The German Public TV station “Norddeutscher Rundfunk” reports that they were offered data that includes the surfing habits of three million German citizens. It seems this data was, at least partly, collected by the “Web of trust” (WOT) browser extensions. This is as bad as it sounds. The TV station was able to use this data to identify the browsing habits of individual persons – including high-ranking German and EU politicians.
The data trail extends up to persons around chancellor Merkel. Information “about travel and meetings, preparing internal meetings, dealing with interest groups, or even private matters such as wealth and health.” was retrieved from the data. As the TV station comments, this impedes political work and can make politicians susceptible blackmail. And obviously, if this data gets out in the wild, many more people could get embarrassed.
Upon request, WOT informed the journalists that its data protection guidelines indicate that certain data are collected and shared with third parties. WOT, however, would make great efforts to anonymize the data. The data is then sold by WOT to third parties. The TV station received the data from such a 3rd party.
Reporters from the NDR have been able to personally identify more than 50 users, for example via e-mail addresses in which the name is located, logins, or other components of the called URLs.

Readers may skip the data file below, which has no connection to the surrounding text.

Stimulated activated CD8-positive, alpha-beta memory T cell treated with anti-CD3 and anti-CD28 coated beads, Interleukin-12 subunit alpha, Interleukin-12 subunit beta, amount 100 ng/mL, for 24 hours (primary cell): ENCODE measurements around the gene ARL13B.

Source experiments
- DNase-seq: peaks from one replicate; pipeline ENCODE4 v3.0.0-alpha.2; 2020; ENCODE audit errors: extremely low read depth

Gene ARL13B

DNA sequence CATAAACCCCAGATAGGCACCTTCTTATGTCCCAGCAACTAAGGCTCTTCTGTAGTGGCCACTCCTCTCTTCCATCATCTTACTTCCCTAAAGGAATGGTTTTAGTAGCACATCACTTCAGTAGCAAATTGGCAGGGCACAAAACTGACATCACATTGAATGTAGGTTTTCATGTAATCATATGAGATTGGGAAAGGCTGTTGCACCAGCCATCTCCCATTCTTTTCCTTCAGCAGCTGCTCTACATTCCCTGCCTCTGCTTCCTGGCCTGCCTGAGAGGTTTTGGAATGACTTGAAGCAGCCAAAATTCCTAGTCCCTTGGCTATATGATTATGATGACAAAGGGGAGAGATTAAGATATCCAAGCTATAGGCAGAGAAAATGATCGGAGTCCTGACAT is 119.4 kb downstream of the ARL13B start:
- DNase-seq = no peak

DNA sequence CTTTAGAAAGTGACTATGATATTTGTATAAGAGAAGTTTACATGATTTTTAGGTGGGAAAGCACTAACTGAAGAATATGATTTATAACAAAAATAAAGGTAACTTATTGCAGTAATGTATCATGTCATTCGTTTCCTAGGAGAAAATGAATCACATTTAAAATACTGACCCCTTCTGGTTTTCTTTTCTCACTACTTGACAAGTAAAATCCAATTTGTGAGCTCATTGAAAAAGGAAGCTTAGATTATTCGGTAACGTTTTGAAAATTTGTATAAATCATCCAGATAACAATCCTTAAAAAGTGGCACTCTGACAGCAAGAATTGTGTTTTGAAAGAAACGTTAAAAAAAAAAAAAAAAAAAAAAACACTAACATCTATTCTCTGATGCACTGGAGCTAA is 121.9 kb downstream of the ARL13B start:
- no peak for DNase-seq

One non-political example is a manager living in the German city of Hamburg. The WOT data set included, among other things, a series of links to an online storage service, in which he has filed documents for a house construction. Anyone who knows these addresses may obtain bank statements, architectural drawings, payroll statements with references to the employer’s bonus system, a copy of the ID card, and detailed extracts from the documents on a bank loan.
The name and address of the manager and his wife are just as visible as telephone numbers and e-mail addresses. Criminals could use this documentation to hijack the identify of the man or blackmail him with the details of his surfing behavior.
To purchase the data, the reporters founded a dummy company, which is supposedly active in the “big data” business. Several companies were ready to sell web browsing records - and a company finally offered the now evaluated data set as a free sample.
The WOT data collection and sale is illegal, at the very least within the European Union. The EU data protection laws require that a user knows exactly what she/he is consenting to. And that is not the case here. But this incident proves again the famous quote: ‘If you are not paying for it, you’re not the customer; you’re the product being sold’.